A crisp fall morning and a trip to the market inspired an afternoon in the kitchen. We started with a walk down to the Vietnamese shopping district at 5th and Washington, it is fascinatingly like our old Chicago neighborhood, right down to a Ba Le bakery – I wonder how directly they are connected. The supermarket there will be a regular stop in the future, from rice and seafood to sandalwood soap. The return trek home brings us through the Italian Market and the produce stands there, still full of fall vegetables. Hot peppers, tomatoes, potatoes…
My kitchen list for the day actually started much earlier in the week, with a new whole wheat sourdough starter. I had a great run this year before the move keeping a starter active and a loaf of bread a part of my regular schedule, but with the move and the heat of summer I let it go. It’s a pretty reliable 5 day process to go from flour and water (and a little cumin, following my trusted Joe Ortiz recipe, thanks to a book from my Aunt Jane years ago) through a handful of refreshments to a sour active starter, and by Saturday morning it was ready to turn into a dough (reserving a small container in the fridge to start next week’s loaf).
The apartment has been just a little cool for bread over the last few days though, so a typically 16 hour rise stretched to 21, with it going into a loaf pan at 6am this morning and slowly rising again in the warmed oven.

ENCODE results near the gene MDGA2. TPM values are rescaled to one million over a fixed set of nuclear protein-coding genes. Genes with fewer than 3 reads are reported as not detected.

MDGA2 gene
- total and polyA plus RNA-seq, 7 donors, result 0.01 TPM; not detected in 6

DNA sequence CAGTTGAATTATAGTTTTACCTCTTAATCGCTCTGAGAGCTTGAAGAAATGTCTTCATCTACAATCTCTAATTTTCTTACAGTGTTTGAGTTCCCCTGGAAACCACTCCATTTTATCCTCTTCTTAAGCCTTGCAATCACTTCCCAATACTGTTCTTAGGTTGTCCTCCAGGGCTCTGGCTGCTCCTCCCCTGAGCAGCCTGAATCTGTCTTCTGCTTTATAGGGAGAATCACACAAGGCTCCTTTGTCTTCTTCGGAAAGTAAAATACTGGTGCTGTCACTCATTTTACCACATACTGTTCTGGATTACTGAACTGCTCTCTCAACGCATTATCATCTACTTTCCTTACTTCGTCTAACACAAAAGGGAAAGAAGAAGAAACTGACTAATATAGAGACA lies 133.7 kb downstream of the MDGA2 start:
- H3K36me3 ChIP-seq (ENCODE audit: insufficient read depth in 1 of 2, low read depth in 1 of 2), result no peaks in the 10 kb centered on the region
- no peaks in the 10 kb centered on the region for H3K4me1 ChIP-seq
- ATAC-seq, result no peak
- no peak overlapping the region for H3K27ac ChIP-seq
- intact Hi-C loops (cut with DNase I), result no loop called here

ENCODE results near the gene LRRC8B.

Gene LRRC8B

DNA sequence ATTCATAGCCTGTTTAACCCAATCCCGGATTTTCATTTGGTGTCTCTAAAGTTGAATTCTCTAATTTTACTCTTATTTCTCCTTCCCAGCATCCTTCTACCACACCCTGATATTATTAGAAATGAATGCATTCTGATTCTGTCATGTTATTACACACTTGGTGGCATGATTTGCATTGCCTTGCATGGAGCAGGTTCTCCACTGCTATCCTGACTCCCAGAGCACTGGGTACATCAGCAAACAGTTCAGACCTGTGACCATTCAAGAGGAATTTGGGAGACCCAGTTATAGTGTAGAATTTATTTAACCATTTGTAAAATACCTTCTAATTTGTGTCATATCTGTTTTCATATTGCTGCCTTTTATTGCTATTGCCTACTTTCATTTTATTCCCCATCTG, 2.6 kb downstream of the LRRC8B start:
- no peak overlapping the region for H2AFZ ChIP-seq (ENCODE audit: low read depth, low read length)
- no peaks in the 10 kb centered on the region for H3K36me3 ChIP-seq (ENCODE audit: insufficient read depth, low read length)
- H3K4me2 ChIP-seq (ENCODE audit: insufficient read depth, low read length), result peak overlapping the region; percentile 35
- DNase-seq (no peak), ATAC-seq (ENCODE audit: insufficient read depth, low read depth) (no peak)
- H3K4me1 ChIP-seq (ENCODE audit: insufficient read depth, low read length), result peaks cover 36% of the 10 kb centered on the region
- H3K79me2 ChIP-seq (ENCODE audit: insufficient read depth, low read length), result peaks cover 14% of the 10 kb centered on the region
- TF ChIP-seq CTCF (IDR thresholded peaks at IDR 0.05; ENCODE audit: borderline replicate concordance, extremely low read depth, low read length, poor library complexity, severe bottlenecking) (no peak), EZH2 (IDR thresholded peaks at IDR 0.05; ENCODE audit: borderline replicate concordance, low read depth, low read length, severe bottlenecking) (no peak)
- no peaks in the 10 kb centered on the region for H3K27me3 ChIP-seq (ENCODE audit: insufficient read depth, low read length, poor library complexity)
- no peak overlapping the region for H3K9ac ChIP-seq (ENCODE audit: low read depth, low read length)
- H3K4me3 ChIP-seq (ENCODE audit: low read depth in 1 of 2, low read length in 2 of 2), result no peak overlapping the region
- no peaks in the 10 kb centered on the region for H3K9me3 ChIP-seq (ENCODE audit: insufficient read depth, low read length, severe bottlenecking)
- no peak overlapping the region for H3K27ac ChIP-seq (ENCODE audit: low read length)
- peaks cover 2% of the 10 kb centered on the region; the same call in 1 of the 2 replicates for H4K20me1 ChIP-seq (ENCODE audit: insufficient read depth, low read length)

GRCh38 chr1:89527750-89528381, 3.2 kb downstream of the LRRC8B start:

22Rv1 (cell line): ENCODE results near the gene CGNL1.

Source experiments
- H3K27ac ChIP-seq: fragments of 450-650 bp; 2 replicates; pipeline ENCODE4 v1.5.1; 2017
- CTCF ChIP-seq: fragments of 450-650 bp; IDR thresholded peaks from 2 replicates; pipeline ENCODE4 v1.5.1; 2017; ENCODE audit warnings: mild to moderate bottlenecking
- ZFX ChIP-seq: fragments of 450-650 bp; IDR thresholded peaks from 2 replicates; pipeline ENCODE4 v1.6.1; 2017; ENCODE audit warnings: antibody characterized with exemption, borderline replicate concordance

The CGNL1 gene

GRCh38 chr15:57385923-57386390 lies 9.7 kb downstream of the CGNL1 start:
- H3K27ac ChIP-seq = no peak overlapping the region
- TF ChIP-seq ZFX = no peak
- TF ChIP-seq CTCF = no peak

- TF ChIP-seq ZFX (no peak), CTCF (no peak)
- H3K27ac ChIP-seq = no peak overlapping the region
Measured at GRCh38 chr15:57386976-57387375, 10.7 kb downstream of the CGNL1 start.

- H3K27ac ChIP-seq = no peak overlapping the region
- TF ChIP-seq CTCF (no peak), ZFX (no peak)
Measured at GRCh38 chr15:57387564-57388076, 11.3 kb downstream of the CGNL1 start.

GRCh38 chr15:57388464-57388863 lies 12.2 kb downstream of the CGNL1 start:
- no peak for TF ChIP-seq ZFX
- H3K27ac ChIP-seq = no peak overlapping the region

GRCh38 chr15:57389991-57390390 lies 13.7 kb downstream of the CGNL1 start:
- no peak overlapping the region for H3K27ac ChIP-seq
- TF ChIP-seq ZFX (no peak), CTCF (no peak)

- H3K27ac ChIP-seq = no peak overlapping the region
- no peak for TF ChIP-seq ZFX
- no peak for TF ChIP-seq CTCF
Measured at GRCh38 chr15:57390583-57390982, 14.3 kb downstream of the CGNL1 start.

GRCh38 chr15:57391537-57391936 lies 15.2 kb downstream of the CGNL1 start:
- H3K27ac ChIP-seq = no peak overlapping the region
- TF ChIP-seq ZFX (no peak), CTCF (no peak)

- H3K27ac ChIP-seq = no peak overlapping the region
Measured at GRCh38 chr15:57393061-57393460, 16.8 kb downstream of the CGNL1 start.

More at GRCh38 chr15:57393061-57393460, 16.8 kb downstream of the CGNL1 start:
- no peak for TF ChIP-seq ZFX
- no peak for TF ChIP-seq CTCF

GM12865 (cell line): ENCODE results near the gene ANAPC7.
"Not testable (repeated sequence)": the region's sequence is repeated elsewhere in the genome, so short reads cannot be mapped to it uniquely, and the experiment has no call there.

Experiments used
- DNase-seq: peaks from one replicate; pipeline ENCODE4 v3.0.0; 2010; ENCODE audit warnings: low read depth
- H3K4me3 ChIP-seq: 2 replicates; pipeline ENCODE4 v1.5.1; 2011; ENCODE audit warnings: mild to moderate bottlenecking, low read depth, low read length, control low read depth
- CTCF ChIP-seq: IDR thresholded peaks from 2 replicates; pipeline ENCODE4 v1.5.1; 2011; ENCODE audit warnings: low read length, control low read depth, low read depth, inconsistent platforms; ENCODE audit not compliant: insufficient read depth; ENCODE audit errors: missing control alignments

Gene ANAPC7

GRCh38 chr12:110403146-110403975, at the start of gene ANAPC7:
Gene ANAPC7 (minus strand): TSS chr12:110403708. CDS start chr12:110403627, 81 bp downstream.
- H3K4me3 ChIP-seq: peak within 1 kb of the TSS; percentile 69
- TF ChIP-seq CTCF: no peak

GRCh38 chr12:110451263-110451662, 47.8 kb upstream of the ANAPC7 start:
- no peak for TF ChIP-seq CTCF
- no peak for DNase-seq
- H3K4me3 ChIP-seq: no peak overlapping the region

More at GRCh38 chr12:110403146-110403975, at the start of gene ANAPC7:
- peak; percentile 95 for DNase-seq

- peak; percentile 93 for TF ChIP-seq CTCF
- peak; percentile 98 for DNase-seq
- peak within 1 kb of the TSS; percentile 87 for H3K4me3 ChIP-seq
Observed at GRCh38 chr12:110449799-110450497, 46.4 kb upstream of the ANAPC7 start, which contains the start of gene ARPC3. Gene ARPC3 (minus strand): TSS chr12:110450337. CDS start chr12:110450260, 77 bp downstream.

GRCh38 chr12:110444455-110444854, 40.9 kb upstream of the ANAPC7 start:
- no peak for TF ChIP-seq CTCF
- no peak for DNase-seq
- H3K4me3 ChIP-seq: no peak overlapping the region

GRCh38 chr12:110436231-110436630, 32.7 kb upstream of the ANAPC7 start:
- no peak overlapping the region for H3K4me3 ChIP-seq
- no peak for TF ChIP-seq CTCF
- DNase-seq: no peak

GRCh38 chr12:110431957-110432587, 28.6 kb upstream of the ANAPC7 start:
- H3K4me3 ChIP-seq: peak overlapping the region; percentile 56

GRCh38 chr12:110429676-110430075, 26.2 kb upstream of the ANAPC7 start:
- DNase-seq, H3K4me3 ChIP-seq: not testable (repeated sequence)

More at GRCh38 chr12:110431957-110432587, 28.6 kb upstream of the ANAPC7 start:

In the meantime, let’s make some granola. Still using my mom’s old bowl that we used for granola and breadmaking growing up (she sent it to me when I started making bread in college). Toast the oats in the cast-iron skillet. Toast the nuts (hazelnuts today). Toast the coconut. Toss it all together in the bowl with dried fruit (apricot today) and drizzle maple syrup (still working through last year’s Marquette Michigan syrup today) until it starts to stick and maybe clump a little bit.
Dough has finally doubled in the pan. Especially with wild yeast you just have to wait until it’s ready and be patient. But if you wait (and get the temperature hospitable), it will get there and hold together. Into the oven for 55 minutes at 400.
I’m inspired this week by two tigress in a pickle posts, so let’s make some fermented sriracha. This is a first for me, but I like fermenting things, and I like hot hot things, so a mix of hot red thai peppers and red jalapeños go in a bowl with garlic and salt to develop some more of that wild yeast flavor this week.
The other post was for homemade tomato paste and sold me with the simple idea of using icecube trays to save the paste in tablespoon-sized quantities instead of the cans that always end up in my fridge half-full. We’re always looking for ways to bring the late summer taste of tomatoes with us through the winter, but no time for a big canning project in our tiny apartment this year, this seems (and smells like) a perfect compromise, turning nearly a gallon of tomato puree into a concentrated cup of paste to wait in our freezer.
The bread is out and cooling.